The history of the world has seen multiple examples of global crises, which had a considerable impact on society. Outbreaks of lethal diseases happen spontaneously, and humanity exercises little control over them. In addition to high death tolls, pandemics affect a variety of processes, namely the global economy. The plague ravaged medieval Europe, remaining one of the worst crises of history. While humanity has made substantial progress in the sphere of disease control and prevention, the current COVID-19 situation demonstrates a range of similarities to the so-called Black Death. The purpose of this paper is to examine the outbreak of plague in medieval Europe, comparing its economic impact to the present COVID-19 pandemic.
Overview of the Black Death Pandemic
The plague pandemic of the 14th century is often titled the Black Death, owing this name to the immensely dire impact it had on medieval Europe. Some scholars refer to it as the “largest demographic disaster in European history” (Routt 1). Scholars trace the origins of the plague to Asian countries, from which infected rats were brought to Europe aboard merchants’ ships (Council for Economic Education 240). The disease was highly contagious, rapidly spreading from major ports to other towns and villages. Its initial symptoms were quite vague, comprising severe headaches and nausea. However, infected patients soon exhibited the unique features of the plague in the form of “painful black lumps, or buboes, growing in the armpits and groin” (Russell 1). According to various historical accounts, the bubonic plague could kill an otherwise healthy person overnight (Council for Economic Education 240). Its highly aggressive nature and wide spread of the outbreak explain why the disease was called the Black Death.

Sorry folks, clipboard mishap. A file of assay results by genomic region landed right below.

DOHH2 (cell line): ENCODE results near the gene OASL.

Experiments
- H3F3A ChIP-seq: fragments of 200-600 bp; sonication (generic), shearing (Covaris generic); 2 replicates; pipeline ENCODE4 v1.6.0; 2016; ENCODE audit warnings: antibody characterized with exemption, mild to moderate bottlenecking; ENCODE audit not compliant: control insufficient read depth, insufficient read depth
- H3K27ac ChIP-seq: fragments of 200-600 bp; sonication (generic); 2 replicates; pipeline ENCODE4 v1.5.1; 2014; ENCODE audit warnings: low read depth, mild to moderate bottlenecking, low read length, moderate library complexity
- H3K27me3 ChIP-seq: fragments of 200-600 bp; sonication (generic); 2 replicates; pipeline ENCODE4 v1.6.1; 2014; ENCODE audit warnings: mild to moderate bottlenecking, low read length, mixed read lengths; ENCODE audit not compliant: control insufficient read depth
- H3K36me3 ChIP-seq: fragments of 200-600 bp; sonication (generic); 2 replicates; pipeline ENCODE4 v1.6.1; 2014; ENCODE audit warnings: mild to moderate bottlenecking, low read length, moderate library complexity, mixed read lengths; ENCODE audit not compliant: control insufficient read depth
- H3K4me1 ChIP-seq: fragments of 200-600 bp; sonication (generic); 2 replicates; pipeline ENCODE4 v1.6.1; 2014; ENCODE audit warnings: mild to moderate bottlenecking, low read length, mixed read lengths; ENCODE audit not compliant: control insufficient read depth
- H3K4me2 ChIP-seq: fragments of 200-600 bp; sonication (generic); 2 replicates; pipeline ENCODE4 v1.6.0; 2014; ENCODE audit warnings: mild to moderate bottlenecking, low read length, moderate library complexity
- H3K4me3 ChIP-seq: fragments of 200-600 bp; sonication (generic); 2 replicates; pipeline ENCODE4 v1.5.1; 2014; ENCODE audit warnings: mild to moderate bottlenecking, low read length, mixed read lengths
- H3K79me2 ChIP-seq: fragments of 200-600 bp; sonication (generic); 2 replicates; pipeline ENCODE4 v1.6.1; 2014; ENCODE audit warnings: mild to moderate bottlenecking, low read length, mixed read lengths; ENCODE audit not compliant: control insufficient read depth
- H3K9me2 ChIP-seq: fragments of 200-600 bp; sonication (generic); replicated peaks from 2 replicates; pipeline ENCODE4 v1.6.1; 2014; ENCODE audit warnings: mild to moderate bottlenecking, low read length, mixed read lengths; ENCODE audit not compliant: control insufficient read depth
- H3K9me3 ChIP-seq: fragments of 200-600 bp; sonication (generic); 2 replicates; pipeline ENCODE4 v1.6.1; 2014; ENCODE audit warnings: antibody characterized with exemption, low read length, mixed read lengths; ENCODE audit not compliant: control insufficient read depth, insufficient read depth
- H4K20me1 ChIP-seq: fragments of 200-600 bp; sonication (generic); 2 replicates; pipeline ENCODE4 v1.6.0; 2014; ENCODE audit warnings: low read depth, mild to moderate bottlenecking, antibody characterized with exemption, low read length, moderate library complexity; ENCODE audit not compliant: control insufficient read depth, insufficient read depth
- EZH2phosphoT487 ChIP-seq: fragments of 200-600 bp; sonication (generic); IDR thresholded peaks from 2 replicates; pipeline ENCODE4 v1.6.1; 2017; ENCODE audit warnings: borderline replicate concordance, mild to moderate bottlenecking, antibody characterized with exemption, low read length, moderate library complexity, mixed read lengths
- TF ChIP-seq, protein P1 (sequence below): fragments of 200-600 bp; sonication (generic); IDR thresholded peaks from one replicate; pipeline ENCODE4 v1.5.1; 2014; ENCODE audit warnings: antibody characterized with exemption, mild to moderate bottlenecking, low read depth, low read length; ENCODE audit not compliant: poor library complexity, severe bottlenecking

As discussed above, the demographic impact of the bubonic plague was colossal. While Europe was familiar with outbreaks of contagious diseases, such as typhoid fever or diphtheria, the plague became a challenge of unprecedented magnitude. Having no immunity against the new infection, people succumbed to the plague. The mortality rate of the Black Death reached, by some accounts, 80% among all those who contracted it (Russel). In total, the death toll of this historic outbreak is considered to be between one-third and one-half of the entire population of Europe (“The Economic Consequences”). The amount of pain, suffering, and death brought by the plague secured its position as one of the darkest events in the history of humanity.